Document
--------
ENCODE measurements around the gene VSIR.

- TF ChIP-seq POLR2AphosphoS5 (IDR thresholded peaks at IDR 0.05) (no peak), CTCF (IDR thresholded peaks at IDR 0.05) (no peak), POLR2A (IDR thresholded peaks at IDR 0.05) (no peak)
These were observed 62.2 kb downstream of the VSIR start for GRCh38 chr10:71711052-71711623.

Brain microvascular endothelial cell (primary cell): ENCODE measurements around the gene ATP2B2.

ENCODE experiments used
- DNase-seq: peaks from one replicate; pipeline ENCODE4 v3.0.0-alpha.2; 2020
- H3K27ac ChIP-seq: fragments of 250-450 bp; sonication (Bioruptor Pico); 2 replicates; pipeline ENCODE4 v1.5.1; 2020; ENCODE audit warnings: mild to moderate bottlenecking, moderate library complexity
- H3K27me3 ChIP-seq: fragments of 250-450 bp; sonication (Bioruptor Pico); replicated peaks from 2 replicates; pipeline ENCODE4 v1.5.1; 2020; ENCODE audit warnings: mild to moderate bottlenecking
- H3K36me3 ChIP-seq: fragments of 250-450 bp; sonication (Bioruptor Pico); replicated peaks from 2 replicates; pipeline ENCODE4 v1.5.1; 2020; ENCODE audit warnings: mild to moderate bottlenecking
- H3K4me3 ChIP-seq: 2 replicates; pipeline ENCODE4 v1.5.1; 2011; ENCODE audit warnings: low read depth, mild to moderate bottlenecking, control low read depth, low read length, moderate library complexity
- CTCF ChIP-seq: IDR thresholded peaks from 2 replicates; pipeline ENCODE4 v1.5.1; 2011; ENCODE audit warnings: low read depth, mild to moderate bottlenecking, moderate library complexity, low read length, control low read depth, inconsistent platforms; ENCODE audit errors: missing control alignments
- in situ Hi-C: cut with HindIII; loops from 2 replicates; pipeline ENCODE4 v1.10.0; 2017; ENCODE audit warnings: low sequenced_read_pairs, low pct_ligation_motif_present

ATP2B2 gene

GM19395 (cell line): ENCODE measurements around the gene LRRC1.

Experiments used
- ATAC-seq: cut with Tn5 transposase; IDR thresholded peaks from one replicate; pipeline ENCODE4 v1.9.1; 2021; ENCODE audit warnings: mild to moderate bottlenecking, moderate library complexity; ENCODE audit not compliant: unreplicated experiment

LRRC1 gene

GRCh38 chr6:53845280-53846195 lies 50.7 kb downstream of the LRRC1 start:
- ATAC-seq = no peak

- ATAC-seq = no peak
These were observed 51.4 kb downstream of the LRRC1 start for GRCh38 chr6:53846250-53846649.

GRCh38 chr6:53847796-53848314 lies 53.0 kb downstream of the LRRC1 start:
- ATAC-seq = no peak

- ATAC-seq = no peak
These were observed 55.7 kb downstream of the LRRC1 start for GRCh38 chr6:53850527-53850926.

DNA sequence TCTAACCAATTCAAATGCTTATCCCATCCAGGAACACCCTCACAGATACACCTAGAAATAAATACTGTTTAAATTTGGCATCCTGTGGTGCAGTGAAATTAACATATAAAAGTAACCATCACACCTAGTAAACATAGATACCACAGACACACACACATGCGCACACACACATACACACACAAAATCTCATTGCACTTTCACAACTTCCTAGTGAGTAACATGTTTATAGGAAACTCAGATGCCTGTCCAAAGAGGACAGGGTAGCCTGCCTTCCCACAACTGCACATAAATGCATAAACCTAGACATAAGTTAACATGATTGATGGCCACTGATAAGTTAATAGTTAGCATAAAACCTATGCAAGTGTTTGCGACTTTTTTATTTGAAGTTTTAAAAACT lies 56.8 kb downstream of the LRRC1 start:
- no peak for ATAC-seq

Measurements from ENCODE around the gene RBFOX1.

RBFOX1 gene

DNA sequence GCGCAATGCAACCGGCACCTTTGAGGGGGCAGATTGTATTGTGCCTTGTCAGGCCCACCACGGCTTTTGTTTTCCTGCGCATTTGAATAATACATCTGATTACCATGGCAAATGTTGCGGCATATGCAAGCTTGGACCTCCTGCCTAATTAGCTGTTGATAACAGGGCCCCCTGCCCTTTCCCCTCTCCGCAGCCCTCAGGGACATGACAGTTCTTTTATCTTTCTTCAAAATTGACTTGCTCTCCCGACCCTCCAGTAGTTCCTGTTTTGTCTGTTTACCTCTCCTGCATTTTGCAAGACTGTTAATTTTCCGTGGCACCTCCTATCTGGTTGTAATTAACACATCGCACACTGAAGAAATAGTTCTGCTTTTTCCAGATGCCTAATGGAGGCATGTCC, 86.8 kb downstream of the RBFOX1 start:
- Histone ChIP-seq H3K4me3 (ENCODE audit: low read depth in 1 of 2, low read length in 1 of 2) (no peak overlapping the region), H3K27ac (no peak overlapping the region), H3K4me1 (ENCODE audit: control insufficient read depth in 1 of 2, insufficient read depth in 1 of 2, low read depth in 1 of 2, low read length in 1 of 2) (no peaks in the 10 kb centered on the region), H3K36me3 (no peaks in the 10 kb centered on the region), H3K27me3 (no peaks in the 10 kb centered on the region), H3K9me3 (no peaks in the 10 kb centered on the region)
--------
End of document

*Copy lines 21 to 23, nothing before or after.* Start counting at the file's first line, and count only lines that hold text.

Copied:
These were observed 51.4 kb downstream of the LRRC1 start for GRCh38 chr6:53846250-53846649.

GRCh38 chr6:53847796-53848314 lies 53.0 kb downstream of the LRRC1 start:
- ATAC-seq = no peak